Sunday, August 4, 2013

He took the psychedelic pop path to math

Robert Schneider in a promotional photo for The Apples in Stereo. "I love music, but I'm also really obsessed with math," he says. "That's my focus now." (Photo by Adam Cantor.)

By Carol Clark

By the numbers, Robert Schneider is not your average PhD student of math. He is 42 years old and just finished his first year of graduate school, working under Emory number theorist Ken Ono. Schneider didn’t even enroll in college math classes until 2004, when he was in his mid-30s.

“I’m rough around the edges. I’m an untamed mathematician,” he says, “but I’m working on that.”

Schneider’s bright blue eyeglasses, pink hoodie jacket and buoyant personality give further clues that he is not your typical academic.

In fact, Schneider is a well-known figure in the underground music scene as the co-founder of the Elephant Six Recording Company and the indie band The Apples in Stereo. He’s a composer, sound engineer, producer, singer, songwriter and musician. He played at the Democratic National Convention where Barack Obama was first nominated for president and has made guest appearances on Late Night with Conan O’Brien and the Colbert Report. In addition to having a cult following, Schneider’s music has enjoyed broader commercial success, and can be heard on the sound tracks of dozens of commercials.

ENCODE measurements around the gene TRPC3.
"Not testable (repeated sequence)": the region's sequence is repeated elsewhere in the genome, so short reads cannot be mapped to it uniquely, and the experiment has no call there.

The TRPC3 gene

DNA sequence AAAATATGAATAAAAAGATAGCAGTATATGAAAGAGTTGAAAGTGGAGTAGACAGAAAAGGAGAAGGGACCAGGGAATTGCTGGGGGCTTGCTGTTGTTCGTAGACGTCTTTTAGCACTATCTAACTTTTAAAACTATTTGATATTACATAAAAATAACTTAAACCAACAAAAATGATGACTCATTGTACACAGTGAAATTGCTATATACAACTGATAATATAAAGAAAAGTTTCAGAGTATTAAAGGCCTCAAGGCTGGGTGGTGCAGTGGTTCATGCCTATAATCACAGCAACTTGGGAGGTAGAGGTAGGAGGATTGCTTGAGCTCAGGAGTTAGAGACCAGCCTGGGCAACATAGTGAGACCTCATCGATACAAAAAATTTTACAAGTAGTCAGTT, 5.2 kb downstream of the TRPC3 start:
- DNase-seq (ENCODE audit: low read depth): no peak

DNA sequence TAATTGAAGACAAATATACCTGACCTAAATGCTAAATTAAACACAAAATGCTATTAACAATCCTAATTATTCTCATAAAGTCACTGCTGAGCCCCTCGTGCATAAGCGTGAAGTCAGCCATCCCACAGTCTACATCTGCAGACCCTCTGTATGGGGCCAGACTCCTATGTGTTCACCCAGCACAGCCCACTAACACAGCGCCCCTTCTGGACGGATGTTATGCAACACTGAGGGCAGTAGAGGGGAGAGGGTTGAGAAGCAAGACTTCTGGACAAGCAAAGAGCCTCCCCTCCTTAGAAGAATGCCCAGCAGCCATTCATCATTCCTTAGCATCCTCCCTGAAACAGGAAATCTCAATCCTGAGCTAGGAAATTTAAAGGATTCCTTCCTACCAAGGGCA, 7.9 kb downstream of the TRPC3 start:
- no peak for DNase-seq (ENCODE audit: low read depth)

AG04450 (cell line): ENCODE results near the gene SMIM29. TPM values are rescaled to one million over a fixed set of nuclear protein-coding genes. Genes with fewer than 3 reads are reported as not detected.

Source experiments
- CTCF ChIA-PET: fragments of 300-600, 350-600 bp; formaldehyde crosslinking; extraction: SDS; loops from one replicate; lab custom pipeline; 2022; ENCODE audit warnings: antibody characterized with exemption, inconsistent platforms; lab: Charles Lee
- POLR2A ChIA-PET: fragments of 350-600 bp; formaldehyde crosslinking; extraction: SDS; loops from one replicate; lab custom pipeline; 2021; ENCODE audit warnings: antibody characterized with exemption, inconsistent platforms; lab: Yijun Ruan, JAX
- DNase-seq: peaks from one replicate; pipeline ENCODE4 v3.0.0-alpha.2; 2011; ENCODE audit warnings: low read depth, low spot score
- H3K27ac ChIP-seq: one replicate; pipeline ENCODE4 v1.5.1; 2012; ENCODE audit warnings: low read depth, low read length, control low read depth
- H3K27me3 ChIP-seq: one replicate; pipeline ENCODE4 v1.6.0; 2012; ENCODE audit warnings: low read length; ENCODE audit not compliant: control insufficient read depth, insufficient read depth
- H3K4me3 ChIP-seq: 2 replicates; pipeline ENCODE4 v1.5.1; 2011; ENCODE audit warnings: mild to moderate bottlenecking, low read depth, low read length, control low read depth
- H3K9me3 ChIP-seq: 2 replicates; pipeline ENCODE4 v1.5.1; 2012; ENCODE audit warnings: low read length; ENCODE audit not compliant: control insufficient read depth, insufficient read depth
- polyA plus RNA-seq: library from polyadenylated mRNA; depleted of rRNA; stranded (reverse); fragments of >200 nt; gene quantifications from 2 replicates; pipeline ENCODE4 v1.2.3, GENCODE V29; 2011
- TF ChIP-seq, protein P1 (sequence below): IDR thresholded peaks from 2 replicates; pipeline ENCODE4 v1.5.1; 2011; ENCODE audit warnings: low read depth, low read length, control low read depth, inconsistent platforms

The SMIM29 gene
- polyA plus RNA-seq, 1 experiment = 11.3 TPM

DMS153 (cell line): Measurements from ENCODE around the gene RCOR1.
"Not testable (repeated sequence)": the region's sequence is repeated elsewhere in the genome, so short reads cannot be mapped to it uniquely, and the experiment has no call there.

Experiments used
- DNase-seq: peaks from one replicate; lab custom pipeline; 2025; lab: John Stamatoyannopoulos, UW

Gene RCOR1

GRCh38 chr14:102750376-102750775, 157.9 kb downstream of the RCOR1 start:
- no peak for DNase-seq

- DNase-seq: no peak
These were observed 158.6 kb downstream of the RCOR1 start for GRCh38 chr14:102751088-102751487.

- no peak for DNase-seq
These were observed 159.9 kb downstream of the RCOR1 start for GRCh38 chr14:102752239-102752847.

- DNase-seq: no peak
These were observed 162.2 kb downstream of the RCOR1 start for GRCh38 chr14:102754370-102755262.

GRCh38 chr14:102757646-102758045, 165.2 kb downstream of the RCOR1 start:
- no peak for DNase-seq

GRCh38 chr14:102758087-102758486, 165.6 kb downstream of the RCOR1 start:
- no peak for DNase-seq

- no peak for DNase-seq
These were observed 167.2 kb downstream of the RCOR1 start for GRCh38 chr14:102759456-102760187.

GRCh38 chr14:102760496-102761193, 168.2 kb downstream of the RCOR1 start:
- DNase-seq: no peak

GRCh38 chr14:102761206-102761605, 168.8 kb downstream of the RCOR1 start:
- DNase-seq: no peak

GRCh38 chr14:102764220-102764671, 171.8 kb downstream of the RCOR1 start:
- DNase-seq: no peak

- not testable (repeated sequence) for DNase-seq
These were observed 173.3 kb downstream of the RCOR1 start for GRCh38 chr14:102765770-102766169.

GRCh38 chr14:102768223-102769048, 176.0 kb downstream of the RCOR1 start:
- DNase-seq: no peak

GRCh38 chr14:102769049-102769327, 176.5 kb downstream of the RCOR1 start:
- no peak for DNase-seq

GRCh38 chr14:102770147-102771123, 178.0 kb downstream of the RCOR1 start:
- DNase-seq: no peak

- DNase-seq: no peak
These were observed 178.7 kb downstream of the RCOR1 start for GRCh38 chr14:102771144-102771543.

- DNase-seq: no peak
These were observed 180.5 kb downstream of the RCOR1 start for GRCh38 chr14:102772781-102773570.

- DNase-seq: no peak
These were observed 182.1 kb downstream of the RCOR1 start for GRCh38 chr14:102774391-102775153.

“The cheesiest thing was when the contestants on ‘American Idol’ sang my song ‘Energy,’” Schneider says. “That’s probably the thing that impressed my mom the most.”

It’s an understatement to call Schneider’s career “eclectic.”

A Powerpuff Girls character has been named after him (Robin Schneider, the one with an apple on her t-shirt) and The Apples in Stereo's music has been featured on the Cartoon Network series.

Actor Elijah Wood (best known for playing Frodo in “The Lord of the Rings” trilogy) is among the fans of Schneider’s music. Wood founded a record label, Simian Records, and one of the label's albums is New Magnetic Wonder by The Apples in Stereo, released in 2007. Schneider and Wood are also friends, and have collaborated on a series of YouTube videos, including a few that feature Schneider as a musical mad scientist (see above).